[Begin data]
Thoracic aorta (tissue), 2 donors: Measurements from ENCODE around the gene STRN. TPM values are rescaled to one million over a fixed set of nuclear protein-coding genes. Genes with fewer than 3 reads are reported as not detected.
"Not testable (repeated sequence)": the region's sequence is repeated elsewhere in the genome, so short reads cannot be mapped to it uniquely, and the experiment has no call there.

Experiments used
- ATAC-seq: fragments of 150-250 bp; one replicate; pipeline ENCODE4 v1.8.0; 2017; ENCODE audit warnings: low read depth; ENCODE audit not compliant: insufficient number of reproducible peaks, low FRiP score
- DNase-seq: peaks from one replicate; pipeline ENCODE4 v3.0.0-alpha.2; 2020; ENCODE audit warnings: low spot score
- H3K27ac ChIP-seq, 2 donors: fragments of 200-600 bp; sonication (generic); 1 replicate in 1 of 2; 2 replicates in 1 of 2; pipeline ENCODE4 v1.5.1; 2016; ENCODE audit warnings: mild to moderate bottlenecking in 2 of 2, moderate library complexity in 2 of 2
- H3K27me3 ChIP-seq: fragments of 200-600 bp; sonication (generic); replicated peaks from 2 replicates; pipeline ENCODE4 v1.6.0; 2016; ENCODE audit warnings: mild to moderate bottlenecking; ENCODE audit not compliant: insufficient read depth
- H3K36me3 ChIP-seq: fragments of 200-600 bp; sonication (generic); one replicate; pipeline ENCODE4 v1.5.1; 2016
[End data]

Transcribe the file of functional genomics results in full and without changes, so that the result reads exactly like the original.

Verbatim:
Thoracic aorta (tissue), 2 donors: Measurements from ENCODE around the gene STRN. TPM values are rescaled to one million over a fixed set of nuclear protein-coding genes. Genes with fewer than 3 reads are reported as not detected.
"Not testable (repeated sequence)": the region's sequence is repeated elsewhere in the genome, so short reads cannot be mapped to it uniquely, and the experiment has no call there.

Experiments used
- ATAC-seq: fragments of 150-250 bp; one replicate; pipeline ENCODE4 v1.8.0; 2017; ENCODE audit warnings: low read depth; ENCODE audit not compliant: insufficient number of reproducible peaks, low FRiP score
- DNase-seq: peaks from one replicate; pipeline ENCODE4 v3.0.0-alpha.2; 2020; ENCODE audit warnings: low spot score
- H3K27ac ChIP-seq, 2 donors: fragments of 200-600 bp; sonication (generic); 1 replicate in 1 of 2; 2 replicates in 1 of 2; pipeline ENCODE4 v1.5.1; 2016; ENCODE audit warnings: mild to moderate bottlenecking in 2 of 2, moderate library complexity in 2 of 2
- H3K27me3 ChIP-seq: fragments of 200-600 bp; sonication (generic); replicated peaks from 2 replicates; pipeline ENCODE4 v1.6.0; 2016; ENCODE audit warnings: mild to moderate bottlenecking; ENCODE audit not compliant: insufficient read depth
- H3K36me3 ChIP-seq: fragments of 200-600 bp; sonication (generic); one replicate; pipeline ENCODE4 v1.5.1; 2016